At the Plenary Session of this meeting in 2004, I analyzed long-term historical trends in the uranium market and forecast rapid increases in prices, based on historical analysis of prices needed to ramp up primary production as secondary inventories were depleted. These price increases subsequently occurred and are rather precisely tracking the increases that occurred in the 1940s and 1970s. In 2004, I also evaluated the combinations of uranium and enrichment supply that could, in principle, meet western demand, pointing out that substitution of enrichment for uranium, by reducing tails assays, would be limited by SWU capacity constraints.
Today, I would like to explore further the dynamic relationship between uranium and enrichment markets, with a particular focus on the relationship between prices in these markets. It is important to note that this exercise is theoretical in nature, in keeping with the nature of WNA discussions. There are many practical constraints, such as legacy contracts and other factors that will affect the precise course of market evolution.
It is usually the case that a rise in the price of one input to a production process-the making of nuclear fuel-should result in an increase in price for another input which is a substitute for it. Indeed, an increase in uranium price results in an increase in demand for enrichment, which can substitute for uranium by reducing tails assay in enrichment. Increased demand and limited capacity should thus result in an increase in the price for enrichment services.
My primary purpose today is to estimate coming changes in enrichment pricing as utilities seek to minimize the cost of nuclear fuel, within supply constraints. In effect, enrichment prices should rise until utilities are neutral about whether to buy more enrichment or more uranium. This is what I call a new equilibrium between uranium and enrichment prices. As we shall see, this evolution is likely to be difficult due to constraints on supply availability over the next decade or so, and due to legacy contracts that inhibit efficient allocation of uranium and enrichment supply.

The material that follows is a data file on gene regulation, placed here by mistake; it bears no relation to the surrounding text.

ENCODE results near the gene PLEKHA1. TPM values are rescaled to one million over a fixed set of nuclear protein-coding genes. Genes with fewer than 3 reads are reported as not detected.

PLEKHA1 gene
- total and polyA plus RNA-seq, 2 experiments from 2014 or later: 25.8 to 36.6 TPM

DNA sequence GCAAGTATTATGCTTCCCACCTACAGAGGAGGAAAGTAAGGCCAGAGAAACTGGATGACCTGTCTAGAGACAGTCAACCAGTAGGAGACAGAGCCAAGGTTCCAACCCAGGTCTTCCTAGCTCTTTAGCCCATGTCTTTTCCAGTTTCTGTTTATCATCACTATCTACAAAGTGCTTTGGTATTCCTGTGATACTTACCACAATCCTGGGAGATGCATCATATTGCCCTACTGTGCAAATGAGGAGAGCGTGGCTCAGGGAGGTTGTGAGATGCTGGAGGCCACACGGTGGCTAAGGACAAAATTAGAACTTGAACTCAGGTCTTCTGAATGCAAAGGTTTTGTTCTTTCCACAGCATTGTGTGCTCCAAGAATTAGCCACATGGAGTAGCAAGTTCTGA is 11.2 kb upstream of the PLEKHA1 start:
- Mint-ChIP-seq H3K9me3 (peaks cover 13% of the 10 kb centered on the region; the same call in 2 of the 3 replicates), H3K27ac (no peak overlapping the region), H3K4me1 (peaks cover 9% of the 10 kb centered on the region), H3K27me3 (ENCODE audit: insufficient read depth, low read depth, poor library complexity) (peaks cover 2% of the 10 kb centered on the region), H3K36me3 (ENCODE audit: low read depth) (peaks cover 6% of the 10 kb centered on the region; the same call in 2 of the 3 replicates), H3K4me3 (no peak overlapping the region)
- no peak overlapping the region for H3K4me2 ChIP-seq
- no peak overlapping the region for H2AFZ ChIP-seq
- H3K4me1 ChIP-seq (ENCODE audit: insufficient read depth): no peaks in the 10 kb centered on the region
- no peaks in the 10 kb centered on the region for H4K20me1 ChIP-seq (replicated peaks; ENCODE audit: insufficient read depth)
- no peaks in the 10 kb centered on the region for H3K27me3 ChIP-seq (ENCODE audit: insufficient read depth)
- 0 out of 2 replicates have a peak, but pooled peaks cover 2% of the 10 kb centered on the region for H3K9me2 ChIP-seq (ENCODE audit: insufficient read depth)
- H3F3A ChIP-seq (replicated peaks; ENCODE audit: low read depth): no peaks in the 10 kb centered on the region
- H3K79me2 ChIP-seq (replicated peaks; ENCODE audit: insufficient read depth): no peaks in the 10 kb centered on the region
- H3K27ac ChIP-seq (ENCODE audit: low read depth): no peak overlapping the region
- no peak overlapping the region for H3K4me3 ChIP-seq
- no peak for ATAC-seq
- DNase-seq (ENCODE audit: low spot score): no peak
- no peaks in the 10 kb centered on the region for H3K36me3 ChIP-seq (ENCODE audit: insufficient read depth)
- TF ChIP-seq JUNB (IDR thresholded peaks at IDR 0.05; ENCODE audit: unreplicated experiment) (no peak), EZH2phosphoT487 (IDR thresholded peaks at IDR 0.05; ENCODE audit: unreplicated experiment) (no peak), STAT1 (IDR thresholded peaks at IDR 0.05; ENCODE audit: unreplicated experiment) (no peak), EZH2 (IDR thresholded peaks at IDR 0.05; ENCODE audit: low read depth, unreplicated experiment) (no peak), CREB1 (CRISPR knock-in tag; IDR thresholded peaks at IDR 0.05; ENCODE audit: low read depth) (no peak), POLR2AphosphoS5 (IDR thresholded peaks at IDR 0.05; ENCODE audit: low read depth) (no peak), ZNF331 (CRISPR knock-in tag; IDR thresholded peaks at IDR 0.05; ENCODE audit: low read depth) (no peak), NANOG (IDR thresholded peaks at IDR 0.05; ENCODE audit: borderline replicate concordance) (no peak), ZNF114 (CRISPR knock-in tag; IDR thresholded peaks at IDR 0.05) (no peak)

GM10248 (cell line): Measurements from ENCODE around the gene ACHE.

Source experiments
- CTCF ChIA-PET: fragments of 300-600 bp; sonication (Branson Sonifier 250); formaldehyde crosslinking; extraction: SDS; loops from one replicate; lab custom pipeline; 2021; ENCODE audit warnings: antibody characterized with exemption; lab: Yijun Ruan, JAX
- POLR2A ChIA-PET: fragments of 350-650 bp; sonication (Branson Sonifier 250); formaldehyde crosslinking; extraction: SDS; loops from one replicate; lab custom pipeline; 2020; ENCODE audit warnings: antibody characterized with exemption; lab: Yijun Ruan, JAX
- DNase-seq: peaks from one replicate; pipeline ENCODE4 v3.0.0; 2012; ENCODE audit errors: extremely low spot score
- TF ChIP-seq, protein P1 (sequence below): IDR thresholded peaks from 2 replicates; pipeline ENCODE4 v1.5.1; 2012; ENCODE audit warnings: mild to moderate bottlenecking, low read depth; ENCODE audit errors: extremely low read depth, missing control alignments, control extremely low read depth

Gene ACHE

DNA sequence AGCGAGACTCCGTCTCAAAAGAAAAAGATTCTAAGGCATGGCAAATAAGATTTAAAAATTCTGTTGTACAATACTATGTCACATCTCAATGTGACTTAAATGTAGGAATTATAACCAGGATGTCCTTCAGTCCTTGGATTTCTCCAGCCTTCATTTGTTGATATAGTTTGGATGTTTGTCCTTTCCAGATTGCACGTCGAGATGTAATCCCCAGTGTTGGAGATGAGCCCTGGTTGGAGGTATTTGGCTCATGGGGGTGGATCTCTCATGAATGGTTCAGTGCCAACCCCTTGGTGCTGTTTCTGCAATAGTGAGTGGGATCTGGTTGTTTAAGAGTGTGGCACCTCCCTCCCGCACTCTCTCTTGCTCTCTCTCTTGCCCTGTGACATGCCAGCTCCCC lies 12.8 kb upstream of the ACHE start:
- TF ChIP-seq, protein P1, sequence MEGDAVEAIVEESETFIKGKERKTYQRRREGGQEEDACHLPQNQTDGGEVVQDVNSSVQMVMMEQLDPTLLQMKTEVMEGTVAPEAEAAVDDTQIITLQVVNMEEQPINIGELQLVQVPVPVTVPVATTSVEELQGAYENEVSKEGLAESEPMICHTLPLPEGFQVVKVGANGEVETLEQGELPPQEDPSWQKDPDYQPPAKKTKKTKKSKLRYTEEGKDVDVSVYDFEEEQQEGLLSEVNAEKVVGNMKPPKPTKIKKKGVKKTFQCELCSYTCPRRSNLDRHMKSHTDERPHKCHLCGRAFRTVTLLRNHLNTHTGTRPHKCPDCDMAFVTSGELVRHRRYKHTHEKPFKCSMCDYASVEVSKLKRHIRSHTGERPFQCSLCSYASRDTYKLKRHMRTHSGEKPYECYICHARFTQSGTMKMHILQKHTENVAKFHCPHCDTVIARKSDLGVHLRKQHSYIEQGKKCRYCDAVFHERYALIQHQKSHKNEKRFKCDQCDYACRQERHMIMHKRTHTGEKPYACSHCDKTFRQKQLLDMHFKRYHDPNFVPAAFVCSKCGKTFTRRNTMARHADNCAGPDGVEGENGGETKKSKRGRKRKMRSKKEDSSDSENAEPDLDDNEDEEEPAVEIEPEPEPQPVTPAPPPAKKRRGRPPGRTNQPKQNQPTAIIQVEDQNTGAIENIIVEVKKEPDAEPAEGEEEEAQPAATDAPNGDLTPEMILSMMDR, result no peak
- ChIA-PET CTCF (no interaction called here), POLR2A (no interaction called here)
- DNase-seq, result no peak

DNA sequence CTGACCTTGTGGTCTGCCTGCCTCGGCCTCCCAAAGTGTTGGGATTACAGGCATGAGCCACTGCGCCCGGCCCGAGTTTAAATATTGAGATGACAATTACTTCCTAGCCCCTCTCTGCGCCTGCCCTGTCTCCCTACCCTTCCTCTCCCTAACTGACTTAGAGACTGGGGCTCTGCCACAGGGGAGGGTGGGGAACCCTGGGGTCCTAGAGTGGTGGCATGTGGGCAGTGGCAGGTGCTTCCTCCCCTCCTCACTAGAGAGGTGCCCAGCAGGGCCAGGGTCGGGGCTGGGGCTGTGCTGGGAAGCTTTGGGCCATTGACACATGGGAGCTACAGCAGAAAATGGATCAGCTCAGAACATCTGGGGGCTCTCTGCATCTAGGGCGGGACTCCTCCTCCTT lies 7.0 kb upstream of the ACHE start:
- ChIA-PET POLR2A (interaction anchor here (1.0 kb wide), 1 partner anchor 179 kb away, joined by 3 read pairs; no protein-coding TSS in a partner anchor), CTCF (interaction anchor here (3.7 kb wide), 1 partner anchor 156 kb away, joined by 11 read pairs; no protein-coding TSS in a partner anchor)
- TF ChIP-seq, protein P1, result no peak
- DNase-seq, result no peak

How History Set the Stage for Problems
For a period of nearly twenty years uranium prices remained low, a result largely of liquidation of commercial and government inventories. As a result, many decisions were made about enrichment that depended on assumptions about uranium prices.
Enrichment contracts reflected assumptions about tails assays remaining in the range of 0.30% to 0.35%. Low uranium prices, and thus low demand for enrichment, led to low enrichment prices. Enrichment companies also made capacity additions, and even designed enrichment plants, based on an assumption about tails assays remaining high, and continued low demand for enrichment. USEC shut down the Portsmouth enrichment plant and plans to replace the Paducah plant with a smaller plant. Areva similarly is replacing its gaseous diffusion plant with a smaller plant.
Enrichers' historical plant additions, and even plans for new enrichment facilities, seem to reflect assumptions about high tails assays and low SWU demand. Ironically, many legacy enrichment contracts allow customers to nominate much lower tails assays and deliver less uranium than was assumed in capacity and design decisions.